– PROCRASTINATE –
Caregiver Word of the Day

IMG_0957There’s nothing that can drain away a person’s enthusiasm and zest for life much quicker than illness and/or pain. It can consume both the person with the condition and his/her caregiver. It can dominate our thinking and our activities to the point of taking over our lives. I’ve come to think of Alex’s pain as an emotional vacuum cleaner, because as hard as he tries to stay positive, there are times when his condition sucks all of the energy right out of the room.

I have always been a high-energy, project oriented person. I wake up early every morning looking forward to completing the tasks on my “To Do List” for that day.

Yesterday I stayed in bed until almost 7:00. I was tired when I woke up. My arms and legs felt heavy, and I bumbled around going from one thing to the next without getting much accomplished. I found myself procrastinating on a number of tasks that I normally would have tackled with enthusiasm, and I wasted a considerable amount of time doing nothing in particular.

Years ago I heard a motivational speaker say, “If you have to eat a toad sometime during the day, you might as well do it first thing in the morning and get it over with.” I always liked that philosophy. Rather than taking a bite at a time and dragging it out over a long stretch of time, it makes sense to minimize the misery and do it all at once.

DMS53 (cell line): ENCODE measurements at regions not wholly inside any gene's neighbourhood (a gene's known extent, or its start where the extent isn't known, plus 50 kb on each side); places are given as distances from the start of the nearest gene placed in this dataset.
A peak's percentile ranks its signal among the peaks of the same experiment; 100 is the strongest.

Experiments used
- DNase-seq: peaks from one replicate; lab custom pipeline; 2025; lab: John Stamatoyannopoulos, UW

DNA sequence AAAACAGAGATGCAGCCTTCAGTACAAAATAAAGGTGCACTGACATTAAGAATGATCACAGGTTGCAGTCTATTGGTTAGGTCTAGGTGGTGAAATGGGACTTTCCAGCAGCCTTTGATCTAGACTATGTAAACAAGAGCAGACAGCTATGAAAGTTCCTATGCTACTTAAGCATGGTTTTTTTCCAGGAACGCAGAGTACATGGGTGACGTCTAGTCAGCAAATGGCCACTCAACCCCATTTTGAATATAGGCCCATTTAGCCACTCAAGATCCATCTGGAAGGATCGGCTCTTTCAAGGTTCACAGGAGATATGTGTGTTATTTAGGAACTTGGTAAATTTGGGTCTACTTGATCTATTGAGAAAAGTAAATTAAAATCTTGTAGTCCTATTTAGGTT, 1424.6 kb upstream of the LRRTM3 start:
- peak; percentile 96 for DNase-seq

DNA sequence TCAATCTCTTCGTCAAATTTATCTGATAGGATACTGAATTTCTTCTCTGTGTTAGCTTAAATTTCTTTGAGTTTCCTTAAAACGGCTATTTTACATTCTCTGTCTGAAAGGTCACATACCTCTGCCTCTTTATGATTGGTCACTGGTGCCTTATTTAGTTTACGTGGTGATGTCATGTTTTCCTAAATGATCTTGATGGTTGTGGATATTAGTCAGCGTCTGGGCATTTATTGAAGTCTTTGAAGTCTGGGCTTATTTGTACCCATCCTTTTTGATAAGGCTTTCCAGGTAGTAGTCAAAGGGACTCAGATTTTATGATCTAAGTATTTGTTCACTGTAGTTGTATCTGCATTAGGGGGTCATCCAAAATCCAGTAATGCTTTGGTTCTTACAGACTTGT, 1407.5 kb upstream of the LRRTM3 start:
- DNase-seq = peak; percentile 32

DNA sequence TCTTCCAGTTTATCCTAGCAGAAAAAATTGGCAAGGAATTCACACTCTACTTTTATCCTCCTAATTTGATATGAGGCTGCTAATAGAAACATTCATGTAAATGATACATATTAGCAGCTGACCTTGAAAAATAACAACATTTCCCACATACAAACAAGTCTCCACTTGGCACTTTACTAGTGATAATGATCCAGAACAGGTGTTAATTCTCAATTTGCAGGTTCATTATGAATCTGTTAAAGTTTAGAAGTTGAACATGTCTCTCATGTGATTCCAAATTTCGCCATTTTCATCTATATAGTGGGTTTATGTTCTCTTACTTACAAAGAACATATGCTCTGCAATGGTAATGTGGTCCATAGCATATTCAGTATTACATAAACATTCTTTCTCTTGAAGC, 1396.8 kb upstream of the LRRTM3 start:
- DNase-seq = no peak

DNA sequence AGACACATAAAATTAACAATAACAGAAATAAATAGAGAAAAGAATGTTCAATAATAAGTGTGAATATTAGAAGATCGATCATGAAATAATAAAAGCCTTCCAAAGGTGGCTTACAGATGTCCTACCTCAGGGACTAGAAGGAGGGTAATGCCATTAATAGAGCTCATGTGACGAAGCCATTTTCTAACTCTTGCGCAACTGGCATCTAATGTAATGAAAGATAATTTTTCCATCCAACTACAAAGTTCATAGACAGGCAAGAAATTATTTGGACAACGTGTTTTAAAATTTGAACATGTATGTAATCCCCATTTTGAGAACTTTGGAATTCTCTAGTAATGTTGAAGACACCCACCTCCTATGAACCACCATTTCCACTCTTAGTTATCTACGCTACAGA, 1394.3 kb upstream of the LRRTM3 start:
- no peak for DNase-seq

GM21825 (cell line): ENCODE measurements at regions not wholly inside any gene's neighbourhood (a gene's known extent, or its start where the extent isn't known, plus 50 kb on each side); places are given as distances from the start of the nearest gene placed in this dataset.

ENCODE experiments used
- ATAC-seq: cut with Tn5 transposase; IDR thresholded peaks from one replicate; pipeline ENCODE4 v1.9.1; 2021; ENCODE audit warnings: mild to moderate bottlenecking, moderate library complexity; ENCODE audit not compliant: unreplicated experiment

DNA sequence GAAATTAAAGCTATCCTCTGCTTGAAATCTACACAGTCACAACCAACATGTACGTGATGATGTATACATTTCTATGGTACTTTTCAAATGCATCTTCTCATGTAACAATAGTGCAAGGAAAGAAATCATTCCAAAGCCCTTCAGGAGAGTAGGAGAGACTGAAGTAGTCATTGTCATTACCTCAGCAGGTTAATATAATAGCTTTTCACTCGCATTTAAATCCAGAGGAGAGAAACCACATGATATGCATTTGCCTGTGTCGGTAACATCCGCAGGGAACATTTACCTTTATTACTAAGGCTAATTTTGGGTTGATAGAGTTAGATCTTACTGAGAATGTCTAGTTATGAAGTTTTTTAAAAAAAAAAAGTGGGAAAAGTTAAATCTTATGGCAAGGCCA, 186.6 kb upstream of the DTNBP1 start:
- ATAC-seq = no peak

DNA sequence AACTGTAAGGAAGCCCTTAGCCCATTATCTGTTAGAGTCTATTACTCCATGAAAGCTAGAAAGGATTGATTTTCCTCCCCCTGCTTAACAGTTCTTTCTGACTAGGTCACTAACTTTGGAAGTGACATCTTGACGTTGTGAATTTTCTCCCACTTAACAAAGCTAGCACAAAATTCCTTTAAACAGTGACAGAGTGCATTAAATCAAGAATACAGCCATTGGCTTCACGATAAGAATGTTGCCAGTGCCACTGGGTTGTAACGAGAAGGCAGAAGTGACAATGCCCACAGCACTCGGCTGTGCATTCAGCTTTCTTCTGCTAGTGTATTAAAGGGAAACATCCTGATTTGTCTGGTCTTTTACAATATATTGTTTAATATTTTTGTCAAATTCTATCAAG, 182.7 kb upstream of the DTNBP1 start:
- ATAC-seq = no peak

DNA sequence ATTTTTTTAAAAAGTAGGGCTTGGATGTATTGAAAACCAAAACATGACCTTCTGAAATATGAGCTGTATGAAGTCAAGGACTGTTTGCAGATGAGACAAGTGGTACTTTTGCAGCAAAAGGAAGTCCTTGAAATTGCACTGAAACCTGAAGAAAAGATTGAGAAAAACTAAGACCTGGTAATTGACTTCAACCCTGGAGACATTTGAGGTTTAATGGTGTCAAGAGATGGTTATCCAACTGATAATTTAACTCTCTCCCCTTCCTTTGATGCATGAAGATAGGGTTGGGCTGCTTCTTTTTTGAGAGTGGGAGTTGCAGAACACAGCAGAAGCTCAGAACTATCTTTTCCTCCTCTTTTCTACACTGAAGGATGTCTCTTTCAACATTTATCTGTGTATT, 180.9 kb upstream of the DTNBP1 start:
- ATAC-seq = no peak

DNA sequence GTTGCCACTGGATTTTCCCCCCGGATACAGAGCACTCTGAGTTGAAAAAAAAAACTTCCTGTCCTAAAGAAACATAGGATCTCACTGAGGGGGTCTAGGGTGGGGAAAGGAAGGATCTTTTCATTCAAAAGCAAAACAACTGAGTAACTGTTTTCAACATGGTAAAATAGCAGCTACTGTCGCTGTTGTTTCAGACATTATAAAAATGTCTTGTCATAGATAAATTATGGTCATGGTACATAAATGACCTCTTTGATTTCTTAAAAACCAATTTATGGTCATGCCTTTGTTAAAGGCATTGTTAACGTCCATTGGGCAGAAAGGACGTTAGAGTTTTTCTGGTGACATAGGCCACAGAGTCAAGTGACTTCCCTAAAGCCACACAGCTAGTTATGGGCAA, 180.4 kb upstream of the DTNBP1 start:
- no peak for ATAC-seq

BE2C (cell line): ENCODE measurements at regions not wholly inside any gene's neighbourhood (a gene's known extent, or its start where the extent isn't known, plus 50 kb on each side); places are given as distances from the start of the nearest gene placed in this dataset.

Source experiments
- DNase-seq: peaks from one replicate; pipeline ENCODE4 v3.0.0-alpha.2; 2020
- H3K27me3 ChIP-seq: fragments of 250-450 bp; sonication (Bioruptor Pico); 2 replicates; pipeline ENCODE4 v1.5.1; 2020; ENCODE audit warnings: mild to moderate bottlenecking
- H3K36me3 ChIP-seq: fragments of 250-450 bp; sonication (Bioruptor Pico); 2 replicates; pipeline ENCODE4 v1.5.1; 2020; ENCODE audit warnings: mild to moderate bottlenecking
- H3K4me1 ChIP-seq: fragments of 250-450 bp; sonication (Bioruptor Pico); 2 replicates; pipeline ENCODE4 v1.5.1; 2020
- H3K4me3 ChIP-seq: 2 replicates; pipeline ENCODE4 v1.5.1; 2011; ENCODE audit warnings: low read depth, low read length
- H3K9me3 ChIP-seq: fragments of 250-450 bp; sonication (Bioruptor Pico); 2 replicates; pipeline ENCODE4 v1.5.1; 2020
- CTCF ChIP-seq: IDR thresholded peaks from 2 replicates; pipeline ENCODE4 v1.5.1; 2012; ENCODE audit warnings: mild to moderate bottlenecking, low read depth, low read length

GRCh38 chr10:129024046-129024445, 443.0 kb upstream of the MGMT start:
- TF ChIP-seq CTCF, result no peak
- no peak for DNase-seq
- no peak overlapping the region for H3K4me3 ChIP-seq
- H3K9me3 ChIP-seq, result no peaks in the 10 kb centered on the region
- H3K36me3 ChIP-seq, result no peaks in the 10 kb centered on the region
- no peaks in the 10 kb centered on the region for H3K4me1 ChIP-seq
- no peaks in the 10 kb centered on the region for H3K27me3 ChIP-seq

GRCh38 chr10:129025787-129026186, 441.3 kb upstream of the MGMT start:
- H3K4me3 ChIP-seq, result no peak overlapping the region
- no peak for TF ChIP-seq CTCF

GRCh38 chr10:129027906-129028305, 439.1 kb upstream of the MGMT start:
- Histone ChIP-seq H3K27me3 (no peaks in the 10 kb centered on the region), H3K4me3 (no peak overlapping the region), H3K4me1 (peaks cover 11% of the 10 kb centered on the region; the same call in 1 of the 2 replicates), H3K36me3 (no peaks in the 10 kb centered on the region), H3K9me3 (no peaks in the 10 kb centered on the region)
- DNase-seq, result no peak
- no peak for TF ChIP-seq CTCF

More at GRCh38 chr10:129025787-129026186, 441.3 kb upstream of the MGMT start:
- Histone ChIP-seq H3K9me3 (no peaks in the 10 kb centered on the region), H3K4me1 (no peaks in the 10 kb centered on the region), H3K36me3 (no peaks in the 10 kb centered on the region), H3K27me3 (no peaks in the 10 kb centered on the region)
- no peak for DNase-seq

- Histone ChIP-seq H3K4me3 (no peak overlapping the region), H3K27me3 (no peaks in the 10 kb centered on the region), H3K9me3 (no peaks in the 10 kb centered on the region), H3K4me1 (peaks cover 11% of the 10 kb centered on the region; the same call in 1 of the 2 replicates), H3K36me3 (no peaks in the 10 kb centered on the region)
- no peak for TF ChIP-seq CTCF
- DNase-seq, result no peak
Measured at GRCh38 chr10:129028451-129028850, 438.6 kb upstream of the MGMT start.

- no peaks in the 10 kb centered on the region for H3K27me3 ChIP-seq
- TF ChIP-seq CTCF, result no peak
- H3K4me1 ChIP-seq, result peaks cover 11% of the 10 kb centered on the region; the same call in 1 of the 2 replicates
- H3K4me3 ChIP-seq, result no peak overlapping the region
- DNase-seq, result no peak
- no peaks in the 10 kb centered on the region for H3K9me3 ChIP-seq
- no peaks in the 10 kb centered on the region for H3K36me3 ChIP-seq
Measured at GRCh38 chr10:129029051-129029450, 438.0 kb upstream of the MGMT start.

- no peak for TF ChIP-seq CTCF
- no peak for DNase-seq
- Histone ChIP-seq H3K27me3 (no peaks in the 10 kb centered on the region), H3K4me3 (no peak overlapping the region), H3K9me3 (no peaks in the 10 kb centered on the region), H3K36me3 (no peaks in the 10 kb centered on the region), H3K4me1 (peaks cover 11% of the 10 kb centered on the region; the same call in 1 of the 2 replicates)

Around 4:00 o’clock I gave myself a mental kick in the rear. I am the healthy one right now, and if I spend all of my energy focusing on Alex’s pain, we will both get down and nothing will get done. I made a list of four things I had avoided doing all day, and I knocked them out before 5:00. (I ate my toad.)

These weren’t big things. They were small, nagging, irritating jobs that I don’t like to do, but once I got them finished I felt good about the day.

So if you have a toad you need to eat sometime today, I’d like to encourage you to do it now. Procrastinating will only make it bigger, fatter and uglier. As caregivers we can’t control how our loved one’s feel. We can’t control their actions or attitudes, but we can control our own. I hope, like me, you will find that scratching a few unpleasant tasks off your list will increase your enthusiasm and energy and lighten your emotional load.